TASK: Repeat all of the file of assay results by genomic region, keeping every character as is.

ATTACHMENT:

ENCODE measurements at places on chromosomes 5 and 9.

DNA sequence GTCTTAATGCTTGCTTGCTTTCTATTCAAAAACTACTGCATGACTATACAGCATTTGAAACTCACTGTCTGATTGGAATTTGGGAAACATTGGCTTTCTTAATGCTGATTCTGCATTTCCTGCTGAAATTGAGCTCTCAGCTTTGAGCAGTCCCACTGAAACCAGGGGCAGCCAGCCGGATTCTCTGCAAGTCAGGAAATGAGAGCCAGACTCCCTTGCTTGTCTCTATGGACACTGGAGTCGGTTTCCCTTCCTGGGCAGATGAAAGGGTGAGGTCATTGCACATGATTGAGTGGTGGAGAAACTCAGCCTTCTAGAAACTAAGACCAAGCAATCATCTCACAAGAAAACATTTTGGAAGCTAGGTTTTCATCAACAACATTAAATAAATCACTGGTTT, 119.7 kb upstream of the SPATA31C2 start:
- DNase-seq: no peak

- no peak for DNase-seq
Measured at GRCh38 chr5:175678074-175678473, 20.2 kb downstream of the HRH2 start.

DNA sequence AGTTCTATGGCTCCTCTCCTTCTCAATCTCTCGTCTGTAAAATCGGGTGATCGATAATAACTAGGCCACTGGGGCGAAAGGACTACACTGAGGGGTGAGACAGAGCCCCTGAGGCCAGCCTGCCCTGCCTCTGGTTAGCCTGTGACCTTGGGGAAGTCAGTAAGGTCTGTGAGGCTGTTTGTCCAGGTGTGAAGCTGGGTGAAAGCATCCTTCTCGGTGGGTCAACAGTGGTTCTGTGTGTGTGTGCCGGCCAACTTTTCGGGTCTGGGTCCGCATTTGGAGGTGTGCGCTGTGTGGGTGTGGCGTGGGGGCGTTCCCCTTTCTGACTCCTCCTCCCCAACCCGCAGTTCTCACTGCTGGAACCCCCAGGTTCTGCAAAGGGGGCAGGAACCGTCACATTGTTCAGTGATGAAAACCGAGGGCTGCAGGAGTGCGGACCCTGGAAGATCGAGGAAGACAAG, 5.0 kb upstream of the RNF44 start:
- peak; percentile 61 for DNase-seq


ENCODE measurements at places on chromosomes 5 and 9.

DNA sequence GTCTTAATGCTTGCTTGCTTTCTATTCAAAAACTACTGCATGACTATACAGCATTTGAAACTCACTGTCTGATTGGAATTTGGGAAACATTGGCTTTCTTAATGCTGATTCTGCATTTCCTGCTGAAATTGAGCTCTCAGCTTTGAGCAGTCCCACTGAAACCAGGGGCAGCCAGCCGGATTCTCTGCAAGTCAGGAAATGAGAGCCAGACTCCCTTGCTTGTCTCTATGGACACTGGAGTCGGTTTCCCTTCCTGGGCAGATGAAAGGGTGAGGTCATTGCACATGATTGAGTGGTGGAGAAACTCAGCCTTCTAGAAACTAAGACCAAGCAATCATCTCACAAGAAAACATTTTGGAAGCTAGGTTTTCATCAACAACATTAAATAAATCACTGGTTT, 119.7 kb upstream of the SPATA31C2 start:
- DNase-seq: no peak

- no peak for DNase-seq
Measured at GRCh38 chr5:175678074-175678473, 20.2 kb downstream of the HRH2 start.

DNA sequence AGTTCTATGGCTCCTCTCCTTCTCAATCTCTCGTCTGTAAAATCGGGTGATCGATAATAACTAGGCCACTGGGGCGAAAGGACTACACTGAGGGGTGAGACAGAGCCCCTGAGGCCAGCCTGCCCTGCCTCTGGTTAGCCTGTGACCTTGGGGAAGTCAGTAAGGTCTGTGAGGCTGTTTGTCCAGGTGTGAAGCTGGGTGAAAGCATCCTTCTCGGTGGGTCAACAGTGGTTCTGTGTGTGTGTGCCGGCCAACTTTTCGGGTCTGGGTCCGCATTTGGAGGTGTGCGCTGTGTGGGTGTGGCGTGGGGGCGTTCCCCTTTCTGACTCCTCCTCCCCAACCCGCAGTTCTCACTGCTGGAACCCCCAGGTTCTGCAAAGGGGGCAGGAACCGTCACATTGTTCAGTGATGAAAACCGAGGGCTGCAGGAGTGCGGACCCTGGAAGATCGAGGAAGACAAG, 5.0 kb upstream of the RNF44 start:
- peak; percentile 61 for DNase-seq